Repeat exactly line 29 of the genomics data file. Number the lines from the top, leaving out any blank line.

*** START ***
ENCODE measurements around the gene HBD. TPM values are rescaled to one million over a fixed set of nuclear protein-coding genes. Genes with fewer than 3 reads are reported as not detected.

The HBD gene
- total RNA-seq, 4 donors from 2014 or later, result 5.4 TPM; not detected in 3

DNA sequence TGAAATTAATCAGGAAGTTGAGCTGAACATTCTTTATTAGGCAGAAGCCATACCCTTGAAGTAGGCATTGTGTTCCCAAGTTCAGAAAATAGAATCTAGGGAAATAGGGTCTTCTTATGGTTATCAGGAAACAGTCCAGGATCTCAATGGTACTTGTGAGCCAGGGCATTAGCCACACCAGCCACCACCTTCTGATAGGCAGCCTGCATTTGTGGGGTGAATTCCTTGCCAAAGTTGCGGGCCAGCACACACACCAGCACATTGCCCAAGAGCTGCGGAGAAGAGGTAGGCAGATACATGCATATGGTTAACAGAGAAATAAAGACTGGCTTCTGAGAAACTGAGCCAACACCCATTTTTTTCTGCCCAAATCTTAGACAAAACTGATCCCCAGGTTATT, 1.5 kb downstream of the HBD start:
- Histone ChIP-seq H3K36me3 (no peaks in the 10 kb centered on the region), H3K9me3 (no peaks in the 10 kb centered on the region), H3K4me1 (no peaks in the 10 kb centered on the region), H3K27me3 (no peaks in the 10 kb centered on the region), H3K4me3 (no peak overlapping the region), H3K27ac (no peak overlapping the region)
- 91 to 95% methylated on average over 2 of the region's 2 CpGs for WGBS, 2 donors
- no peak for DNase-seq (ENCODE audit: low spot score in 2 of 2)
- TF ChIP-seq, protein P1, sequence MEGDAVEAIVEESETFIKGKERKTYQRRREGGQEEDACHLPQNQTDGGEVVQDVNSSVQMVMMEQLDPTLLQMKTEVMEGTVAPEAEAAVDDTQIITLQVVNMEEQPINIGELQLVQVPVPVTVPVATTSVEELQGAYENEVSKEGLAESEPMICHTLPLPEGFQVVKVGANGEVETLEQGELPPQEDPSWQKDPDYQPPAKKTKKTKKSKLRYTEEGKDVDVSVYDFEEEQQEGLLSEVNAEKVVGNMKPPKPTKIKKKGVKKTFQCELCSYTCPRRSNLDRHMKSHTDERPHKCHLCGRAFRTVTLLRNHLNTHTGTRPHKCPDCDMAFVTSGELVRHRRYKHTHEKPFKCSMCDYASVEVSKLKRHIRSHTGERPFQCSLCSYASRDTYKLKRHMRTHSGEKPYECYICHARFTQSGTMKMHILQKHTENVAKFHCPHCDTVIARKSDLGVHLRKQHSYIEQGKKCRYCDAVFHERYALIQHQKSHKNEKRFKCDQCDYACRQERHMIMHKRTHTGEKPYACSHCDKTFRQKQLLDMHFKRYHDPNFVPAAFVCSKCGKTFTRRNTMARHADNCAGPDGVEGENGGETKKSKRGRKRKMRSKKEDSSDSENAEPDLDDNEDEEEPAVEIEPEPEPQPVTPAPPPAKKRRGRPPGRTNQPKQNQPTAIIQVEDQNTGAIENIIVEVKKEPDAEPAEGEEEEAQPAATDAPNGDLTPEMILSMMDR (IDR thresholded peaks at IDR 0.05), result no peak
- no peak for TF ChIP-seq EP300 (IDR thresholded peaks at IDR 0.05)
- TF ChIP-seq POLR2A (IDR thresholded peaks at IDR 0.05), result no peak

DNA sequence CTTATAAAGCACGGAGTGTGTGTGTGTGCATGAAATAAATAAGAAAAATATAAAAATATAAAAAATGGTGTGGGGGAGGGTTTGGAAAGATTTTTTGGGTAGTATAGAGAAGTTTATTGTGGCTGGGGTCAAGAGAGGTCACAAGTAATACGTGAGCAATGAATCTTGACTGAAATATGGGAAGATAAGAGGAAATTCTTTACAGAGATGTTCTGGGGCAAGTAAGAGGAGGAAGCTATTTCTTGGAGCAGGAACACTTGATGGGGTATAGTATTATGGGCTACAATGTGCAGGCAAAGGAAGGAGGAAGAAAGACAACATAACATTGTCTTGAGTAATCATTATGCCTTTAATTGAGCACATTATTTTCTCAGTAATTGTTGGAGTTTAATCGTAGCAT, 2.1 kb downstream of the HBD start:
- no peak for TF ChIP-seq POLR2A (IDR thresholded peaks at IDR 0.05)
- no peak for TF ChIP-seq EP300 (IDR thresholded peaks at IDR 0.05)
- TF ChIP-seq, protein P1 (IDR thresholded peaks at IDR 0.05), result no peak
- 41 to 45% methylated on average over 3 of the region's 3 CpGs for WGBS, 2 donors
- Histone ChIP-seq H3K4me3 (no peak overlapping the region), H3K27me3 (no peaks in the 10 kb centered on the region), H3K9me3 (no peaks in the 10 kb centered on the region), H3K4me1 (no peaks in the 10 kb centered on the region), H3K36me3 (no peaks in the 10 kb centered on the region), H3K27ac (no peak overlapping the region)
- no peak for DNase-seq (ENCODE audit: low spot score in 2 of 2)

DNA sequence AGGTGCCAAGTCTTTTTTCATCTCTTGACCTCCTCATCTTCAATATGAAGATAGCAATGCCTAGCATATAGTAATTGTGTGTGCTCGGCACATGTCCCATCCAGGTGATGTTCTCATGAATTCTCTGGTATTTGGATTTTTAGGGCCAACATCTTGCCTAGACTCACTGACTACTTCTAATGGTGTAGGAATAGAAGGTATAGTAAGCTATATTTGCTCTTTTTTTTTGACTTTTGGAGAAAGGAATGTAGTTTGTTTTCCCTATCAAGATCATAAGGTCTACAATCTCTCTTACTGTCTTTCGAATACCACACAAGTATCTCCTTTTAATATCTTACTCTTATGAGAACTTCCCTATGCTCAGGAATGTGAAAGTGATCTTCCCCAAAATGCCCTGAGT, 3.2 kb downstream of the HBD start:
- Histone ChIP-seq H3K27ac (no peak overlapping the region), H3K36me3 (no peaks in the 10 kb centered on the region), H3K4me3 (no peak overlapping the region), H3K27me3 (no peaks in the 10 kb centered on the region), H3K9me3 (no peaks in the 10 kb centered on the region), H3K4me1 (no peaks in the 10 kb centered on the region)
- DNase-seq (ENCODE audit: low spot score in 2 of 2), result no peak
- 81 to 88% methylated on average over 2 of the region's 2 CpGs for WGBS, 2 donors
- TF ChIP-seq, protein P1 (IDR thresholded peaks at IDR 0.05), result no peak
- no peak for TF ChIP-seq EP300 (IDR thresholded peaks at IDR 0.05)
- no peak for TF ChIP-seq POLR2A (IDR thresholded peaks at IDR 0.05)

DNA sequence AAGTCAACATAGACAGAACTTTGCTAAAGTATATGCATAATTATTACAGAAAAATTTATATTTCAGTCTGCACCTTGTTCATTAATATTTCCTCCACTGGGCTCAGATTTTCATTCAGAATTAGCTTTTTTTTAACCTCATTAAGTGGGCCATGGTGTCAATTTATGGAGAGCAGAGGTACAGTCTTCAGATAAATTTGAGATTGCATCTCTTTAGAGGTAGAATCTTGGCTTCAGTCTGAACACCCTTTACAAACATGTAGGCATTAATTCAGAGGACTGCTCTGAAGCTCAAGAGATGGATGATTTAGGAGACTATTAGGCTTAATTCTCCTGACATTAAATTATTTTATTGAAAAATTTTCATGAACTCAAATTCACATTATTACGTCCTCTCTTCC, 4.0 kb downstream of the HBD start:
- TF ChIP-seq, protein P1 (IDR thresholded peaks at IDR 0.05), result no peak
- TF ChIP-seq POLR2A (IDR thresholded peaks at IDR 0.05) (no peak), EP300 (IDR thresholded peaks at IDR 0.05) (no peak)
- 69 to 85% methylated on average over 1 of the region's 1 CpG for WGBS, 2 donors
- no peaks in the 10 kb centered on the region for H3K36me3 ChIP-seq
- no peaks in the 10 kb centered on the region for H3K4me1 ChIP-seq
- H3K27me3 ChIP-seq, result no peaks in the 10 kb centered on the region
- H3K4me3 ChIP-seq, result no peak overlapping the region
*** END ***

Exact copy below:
- no peaks in the 10 kb centered on the region for H3K36me3 ChIP-seq